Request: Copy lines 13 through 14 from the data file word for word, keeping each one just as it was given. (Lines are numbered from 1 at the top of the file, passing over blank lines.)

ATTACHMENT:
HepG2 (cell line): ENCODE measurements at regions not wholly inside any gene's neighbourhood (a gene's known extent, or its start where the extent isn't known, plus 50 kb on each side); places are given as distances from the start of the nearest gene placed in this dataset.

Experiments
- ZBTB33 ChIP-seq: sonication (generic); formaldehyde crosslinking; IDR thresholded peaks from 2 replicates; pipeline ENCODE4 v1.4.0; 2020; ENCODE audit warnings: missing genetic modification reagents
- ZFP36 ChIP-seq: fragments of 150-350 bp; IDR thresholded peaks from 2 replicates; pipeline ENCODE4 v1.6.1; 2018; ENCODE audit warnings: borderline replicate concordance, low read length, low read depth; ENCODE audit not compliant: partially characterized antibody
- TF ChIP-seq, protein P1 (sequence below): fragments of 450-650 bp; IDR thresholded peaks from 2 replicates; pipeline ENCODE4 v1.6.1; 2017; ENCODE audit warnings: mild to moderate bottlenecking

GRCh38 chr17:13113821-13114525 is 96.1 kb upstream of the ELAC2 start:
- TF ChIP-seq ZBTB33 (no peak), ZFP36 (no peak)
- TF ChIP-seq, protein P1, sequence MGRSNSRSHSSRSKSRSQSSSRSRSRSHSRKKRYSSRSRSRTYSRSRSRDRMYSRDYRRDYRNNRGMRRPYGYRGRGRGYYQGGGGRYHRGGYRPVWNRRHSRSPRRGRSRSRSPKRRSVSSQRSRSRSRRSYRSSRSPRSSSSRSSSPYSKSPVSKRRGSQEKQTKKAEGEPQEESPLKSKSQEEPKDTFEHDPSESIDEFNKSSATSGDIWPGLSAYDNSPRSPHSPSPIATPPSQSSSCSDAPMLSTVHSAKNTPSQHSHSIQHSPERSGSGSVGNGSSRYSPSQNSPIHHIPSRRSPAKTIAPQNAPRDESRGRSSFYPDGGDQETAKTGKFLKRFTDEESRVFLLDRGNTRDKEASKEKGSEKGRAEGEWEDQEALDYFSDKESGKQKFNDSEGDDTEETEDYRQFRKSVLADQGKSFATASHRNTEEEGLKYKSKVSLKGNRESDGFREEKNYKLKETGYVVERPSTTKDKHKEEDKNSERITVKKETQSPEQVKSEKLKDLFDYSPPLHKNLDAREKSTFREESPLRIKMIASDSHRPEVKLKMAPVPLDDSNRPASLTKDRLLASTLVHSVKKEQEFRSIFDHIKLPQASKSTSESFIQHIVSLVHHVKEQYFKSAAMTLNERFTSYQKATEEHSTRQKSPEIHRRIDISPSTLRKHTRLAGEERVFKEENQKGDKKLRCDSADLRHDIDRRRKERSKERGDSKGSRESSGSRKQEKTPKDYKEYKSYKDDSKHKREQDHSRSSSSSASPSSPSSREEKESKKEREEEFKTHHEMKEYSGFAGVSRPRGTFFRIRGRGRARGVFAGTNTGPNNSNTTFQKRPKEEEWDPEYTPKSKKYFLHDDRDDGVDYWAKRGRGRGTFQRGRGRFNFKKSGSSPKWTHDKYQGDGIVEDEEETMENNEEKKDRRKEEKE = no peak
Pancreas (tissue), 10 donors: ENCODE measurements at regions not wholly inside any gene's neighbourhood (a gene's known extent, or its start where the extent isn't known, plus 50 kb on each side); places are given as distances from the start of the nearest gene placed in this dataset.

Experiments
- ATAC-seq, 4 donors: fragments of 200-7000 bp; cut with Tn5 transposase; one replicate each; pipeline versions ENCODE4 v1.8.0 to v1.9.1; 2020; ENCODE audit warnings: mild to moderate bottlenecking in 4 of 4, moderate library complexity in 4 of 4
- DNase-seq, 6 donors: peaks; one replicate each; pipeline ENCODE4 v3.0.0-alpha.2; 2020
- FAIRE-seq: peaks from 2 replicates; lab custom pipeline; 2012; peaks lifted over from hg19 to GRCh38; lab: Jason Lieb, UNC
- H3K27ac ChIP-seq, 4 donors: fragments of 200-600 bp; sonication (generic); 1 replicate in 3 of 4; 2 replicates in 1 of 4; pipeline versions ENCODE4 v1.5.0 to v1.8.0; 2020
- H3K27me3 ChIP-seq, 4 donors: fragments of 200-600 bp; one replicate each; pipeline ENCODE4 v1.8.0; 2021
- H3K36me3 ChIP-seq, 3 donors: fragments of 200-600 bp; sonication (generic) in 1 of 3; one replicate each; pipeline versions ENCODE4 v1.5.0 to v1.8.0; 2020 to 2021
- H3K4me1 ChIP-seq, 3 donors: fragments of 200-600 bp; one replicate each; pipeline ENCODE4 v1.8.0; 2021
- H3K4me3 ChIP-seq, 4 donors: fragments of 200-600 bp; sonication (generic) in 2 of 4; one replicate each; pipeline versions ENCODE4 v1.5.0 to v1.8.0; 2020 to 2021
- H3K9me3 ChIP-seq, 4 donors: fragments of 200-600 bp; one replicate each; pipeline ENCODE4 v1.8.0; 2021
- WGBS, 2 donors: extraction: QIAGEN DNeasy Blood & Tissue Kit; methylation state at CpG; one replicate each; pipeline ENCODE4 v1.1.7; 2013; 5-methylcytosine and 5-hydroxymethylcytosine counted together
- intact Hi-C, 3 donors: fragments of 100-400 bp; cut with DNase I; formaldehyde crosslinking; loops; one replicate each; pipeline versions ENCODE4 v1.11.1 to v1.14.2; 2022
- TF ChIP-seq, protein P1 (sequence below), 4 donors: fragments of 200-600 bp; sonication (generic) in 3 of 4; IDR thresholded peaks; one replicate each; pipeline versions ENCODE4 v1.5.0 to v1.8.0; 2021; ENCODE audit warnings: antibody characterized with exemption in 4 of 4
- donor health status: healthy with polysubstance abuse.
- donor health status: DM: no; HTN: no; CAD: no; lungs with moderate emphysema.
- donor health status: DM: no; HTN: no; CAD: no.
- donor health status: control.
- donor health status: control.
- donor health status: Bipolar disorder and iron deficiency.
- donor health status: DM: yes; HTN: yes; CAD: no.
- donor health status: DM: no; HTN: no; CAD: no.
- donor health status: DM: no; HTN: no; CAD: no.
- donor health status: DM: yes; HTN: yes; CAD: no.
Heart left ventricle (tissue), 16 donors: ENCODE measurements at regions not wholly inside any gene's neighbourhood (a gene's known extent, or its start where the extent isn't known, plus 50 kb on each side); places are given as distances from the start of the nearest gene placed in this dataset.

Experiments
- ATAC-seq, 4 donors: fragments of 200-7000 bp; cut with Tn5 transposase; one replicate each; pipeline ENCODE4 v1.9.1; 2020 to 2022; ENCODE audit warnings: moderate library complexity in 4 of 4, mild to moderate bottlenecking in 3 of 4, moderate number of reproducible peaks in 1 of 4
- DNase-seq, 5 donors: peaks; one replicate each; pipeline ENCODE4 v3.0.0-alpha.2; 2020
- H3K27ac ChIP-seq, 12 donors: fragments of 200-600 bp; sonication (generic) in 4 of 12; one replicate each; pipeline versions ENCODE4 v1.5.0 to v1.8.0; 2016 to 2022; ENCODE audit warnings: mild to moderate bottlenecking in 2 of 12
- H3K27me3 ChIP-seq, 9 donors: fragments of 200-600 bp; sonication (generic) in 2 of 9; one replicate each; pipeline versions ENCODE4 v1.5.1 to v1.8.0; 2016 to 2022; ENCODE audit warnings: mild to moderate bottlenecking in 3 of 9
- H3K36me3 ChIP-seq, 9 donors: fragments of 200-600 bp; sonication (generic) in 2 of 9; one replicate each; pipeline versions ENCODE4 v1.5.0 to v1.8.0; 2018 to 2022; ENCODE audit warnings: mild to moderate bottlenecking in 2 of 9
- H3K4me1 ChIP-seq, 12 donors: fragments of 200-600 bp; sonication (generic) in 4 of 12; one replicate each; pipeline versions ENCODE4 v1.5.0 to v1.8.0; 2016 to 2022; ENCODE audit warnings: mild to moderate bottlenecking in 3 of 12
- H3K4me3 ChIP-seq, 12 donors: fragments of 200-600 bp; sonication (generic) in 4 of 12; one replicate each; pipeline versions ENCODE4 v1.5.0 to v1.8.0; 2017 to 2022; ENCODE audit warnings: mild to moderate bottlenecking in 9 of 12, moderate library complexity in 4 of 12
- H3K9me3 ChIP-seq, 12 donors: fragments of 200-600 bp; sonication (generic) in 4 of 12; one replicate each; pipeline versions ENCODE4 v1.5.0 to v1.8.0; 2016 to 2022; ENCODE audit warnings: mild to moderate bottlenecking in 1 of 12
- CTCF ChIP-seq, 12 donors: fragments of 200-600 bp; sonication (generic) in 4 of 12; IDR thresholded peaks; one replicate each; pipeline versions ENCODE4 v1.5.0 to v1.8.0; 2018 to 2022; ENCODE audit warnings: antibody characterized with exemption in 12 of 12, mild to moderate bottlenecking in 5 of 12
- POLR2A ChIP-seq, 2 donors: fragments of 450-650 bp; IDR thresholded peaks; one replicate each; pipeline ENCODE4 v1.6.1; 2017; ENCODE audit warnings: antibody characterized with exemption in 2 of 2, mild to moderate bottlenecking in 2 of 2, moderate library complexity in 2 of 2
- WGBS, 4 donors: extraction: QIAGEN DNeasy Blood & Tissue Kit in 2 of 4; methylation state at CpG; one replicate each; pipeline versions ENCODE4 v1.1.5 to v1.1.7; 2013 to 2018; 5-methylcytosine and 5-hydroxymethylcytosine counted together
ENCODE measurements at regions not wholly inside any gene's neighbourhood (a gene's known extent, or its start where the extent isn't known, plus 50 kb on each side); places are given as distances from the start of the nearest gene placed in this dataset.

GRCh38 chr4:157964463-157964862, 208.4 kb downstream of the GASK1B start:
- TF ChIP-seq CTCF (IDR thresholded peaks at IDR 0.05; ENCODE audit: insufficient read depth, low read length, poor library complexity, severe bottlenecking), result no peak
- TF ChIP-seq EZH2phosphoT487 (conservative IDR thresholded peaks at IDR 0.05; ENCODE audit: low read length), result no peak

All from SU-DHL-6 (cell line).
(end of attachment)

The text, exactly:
- FAIRE-seq: peaks from 2 replicates; lab custom pipeline; 2012; peaks lifted over from hg19 to GRCh38; lab: Jason Lieb, UNC
- H3K27ac ChIP-seq, 4 donors: fragments of 200-600 bp; sonication (generic); 1 replicate in 3 of 4; 2 replicates in 1 of 4; pipeline versions ENCODE4 v1.5.0 to v1.8.0; 2020